Professor l'Haridon, a behavioural economist, combines labour economics and decision theory with research on experimental economics. He is currently studying the perceptions of costs and effects of interventions in the health care system.
The jury was impressed by Professor l'Haridon’s prestigious publications and his long and ongoing cooperation with Dutch researchers, PhD and Master’s students from the Erasmus University Rotterdam. The Descartes-Huygens Prize will allow him to continue a close cooperation with the this university for the next ten months. This cooperation could lead to new nudge techniques and digital tools that will help people take decisions in uncertain and changing circumstances.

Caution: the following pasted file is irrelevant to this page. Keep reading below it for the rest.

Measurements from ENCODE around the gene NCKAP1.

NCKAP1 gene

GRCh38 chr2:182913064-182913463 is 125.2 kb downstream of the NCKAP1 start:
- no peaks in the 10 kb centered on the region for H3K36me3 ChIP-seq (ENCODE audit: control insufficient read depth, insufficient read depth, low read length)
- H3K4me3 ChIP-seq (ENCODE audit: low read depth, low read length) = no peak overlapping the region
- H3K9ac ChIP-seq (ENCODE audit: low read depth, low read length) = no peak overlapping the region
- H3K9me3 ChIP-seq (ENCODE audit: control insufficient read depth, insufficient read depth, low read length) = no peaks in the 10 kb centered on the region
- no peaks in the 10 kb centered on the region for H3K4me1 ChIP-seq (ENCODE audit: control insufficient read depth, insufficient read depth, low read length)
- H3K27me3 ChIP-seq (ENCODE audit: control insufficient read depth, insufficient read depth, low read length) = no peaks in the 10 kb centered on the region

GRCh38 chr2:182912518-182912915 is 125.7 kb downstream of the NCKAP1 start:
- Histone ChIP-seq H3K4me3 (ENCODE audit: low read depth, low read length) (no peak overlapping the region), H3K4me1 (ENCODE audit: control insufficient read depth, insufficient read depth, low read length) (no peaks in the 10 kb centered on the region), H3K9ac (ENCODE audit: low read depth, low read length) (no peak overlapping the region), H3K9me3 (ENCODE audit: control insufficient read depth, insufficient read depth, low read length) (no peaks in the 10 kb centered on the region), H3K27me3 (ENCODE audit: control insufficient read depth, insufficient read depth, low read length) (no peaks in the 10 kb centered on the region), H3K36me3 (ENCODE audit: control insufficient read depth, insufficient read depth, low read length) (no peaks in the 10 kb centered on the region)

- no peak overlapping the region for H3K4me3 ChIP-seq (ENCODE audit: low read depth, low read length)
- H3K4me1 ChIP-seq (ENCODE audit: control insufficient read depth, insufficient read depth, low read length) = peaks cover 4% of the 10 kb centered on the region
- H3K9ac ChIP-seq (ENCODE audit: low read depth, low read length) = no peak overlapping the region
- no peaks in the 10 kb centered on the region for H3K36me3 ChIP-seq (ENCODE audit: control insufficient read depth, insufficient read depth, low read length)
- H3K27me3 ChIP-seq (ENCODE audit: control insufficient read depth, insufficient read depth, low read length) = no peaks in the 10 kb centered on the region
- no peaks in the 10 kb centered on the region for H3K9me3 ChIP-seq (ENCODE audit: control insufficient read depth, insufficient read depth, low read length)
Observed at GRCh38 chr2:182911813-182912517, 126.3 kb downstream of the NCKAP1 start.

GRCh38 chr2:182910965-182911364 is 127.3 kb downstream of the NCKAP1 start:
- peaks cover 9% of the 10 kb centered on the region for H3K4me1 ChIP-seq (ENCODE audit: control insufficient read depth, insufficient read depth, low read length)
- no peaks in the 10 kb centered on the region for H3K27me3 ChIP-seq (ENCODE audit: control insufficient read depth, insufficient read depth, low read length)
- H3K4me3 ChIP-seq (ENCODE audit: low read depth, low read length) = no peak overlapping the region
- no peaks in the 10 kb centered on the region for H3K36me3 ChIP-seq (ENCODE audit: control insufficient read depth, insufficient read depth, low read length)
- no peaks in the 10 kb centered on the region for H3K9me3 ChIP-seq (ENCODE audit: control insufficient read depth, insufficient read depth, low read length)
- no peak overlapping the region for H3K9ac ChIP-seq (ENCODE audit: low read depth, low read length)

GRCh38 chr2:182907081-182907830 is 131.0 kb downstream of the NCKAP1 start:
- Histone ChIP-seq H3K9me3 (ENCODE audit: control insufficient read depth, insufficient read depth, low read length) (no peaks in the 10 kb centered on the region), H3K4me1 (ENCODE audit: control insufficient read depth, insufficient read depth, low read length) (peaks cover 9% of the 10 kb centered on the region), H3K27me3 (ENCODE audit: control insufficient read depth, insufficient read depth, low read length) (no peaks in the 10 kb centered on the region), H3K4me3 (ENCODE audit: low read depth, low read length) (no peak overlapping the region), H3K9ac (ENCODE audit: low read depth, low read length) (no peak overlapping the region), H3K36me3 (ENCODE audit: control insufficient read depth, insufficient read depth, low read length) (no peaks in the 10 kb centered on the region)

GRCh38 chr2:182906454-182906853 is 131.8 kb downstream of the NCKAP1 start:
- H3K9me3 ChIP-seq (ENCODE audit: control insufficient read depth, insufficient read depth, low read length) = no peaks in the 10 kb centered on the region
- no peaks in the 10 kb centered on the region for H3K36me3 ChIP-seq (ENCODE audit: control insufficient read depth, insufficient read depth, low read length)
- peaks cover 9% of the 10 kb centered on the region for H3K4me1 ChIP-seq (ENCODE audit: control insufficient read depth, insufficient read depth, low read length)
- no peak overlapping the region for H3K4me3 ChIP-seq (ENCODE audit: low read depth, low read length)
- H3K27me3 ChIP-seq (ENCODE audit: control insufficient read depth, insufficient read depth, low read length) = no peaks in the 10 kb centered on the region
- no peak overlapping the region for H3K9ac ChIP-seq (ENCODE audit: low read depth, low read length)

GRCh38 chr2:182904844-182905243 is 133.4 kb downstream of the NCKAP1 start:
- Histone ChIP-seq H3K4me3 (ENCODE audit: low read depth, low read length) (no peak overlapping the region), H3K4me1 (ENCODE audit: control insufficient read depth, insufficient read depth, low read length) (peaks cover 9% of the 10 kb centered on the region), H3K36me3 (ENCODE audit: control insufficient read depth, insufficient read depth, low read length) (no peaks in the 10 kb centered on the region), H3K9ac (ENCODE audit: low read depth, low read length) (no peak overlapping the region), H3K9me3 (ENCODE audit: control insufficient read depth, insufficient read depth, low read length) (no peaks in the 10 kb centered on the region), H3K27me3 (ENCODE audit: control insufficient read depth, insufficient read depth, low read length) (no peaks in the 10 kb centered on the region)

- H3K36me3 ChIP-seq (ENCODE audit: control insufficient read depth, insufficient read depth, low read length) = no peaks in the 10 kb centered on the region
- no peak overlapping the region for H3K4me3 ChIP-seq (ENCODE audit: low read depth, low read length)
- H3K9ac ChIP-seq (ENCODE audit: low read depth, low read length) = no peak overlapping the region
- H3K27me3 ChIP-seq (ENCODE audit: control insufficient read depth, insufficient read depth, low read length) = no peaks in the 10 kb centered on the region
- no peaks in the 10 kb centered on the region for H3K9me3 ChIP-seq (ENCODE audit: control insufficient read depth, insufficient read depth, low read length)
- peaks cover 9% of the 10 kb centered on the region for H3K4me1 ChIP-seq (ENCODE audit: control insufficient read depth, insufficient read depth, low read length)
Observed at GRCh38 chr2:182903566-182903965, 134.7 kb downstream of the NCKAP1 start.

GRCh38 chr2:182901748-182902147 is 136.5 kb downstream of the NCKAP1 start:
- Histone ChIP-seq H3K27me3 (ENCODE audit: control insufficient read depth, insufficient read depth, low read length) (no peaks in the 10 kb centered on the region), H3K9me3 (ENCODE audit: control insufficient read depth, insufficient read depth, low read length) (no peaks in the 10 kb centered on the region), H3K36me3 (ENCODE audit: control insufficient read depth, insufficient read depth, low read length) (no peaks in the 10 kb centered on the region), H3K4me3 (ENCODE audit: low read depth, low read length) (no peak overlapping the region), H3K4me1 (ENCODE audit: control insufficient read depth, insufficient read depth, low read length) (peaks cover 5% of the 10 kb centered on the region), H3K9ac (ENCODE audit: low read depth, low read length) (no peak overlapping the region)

What is the Descartes-Huygens prize?
The Descartes-Huygens prize, alternately allocated in the fields of science of matter, life sciences and human and social science, is awarded to two researchers, one working in France and one in the Netherlands. It was created in the Hague by the French and Dutch governments in 1995 in order to develop scientific cooperation and encourage public awareness of the history linking the two countries.
The prize provides funding which allows the awarded researcher to work in a laboratory in the partner country and thus encourages the success of a scientific project on a European scale. The Royal Netherlands Academy of Arts and Sciences selects the French candidate for the prize. The Dutch candidate is selected by the Académie des Sciences.
Professor Louis Sicking, specialist in maritime history, was also awarded the prize.
Find out more about the Descartes-Huygens prize.